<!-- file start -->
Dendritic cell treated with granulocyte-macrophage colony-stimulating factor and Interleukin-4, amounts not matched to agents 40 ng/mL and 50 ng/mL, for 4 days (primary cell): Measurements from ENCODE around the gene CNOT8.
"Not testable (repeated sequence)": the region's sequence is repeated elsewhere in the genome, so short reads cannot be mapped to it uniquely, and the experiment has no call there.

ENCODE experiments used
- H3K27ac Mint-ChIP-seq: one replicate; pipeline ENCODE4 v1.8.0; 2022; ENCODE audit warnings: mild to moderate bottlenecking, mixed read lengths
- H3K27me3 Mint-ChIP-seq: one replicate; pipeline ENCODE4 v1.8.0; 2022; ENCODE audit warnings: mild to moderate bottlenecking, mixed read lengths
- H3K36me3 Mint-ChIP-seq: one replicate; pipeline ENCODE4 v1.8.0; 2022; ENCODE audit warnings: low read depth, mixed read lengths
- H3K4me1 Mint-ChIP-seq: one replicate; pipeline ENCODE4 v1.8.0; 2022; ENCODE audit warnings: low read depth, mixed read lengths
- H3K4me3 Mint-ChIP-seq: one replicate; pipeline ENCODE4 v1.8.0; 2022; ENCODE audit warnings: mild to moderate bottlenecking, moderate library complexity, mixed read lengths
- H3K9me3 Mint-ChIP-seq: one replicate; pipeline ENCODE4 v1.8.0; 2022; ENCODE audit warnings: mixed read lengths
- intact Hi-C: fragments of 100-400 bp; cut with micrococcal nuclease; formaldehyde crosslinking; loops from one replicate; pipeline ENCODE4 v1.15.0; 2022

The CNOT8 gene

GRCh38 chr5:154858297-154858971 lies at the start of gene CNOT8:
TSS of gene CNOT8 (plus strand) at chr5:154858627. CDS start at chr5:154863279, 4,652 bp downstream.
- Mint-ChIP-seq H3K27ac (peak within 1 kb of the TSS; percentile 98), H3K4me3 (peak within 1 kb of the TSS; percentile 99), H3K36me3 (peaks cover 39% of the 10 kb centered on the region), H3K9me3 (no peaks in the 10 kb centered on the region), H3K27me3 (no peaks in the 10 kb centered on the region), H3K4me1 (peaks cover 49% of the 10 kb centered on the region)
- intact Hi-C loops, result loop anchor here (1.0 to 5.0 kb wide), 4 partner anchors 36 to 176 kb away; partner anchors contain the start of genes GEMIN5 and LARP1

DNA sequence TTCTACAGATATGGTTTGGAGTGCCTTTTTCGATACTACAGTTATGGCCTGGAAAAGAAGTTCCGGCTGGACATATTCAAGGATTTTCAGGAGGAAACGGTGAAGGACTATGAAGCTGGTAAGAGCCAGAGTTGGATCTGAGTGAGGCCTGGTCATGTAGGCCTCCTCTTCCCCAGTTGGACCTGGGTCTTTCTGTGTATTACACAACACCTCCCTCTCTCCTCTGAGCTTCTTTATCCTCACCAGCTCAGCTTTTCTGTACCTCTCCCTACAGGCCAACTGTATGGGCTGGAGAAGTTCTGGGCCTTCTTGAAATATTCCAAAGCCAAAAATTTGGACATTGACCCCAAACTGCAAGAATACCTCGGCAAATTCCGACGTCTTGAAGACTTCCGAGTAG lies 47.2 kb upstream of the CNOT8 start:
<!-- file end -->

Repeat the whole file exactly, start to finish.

Dendritic cell treated with granulocyte-macrophage colony-stimulating factor and Interleukin-4, amounts not matched to agents 40 ng/mL and 50 ng/mL, for 4 days (primary cell): Measurements from ENCODE around the gene CNOT8.
"Not testable (repeated sequence)": the region's sequence is repeated elsewhere in the genome, so short reads cannot be mapped to it uniquely, and the experiment has no call there.

ENCODE experiments used
- H3K27ac Mint-ChIP-seq: one replicate; pipeline ENCODE4 v1.8.0; 2022; ENCODE audit warnings: mild to moderate bottlenecking, mixed read lengths
- H3K27me3 Mint-ChIP-seq: one replicate; pipeline ENCODE4 v1.8.0; 2022; ENCODE audit warnings: mild to moderate bottlenecking, mixed read lengths
- H3K36me3 Mint-ChIP-seq: one replicate; pipeline ENCODE4 v1.8.0; 2022; ENCODE audit warnings: low read depth, mixed read lengths
- H3K4me1 Mint-ChIP-seq: one replicate; pipeline ENCODE4 v1.8.0; 2022; ENCODE audit warnings: low read depth, mixed read lengths
- H3K4me3 Mint-ChIP-seq: one replicate; pipeline ENCODE4 v1.8.0; 2022; ENCODE audit warnings: mild to moderate bottlenecking, moderate library complexity, mixed read lengths
- H3K9me3 Mint-ChIP-seq: one replicate; pipeline ENCODE4 v1.8.0; 2022; ENCODE audit warnings: mixed read lengths
- intact Hi-C: fragments of 100-400 bp; cut with micrococcal nuclease; formaldehyde crosslinking; loops from one replicate; pipeline ENCODE4 v1.15.0; 2022

The CNOT8 gene

GRCh38 chr5:154858297-154858971 lies at the start of gene CNOT8:
TSS of gene CNOT8 (plus strand) at chr5:154858627. CDS start at chr5:154863279, 4,652 bp downstream.
- Mint-ChIP-seq H3K27ac (peak within 1 kb of the TSS; percentile 98), H3K4me3 (peak within 1 kb of the TSS; percentile 99), H3K36me3 (peaks cover 39% of the 10 kb centered on the region), H3K9me3 (no peaks in the 10 kb centered on the region), H3K27me3 (no peaks in the 10 kb centered on the region), H3K4me1 (peaks cover 49% of the 10 kb centered on the region)
- intact Hi-C loops, result loop anchor here (1.0 to 5.0 kb wide), 4 partner anchors 36 to 176 kb away; partner anchors contain the start of genes GEMIN5 and LARP1

DNA sequence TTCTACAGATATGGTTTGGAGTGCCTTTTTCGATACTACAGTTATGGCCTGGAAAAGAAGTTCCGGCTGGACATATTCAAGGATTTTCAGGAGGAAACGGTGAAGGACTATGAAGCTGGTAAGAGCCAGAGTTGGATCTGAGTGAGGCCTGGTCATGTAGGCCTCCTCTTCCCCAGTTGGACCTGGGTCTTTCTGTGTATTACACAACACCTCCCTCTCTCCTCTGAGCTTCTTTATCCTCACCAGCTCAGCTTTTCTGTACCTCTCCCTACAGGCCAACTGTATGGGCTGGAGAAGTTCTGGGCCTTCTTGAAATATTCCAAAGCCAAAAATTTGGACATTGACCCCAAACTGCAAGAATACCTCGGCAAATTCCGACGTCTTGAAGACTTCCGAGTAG lies 47.2 kb upstream of the CNOT8 start: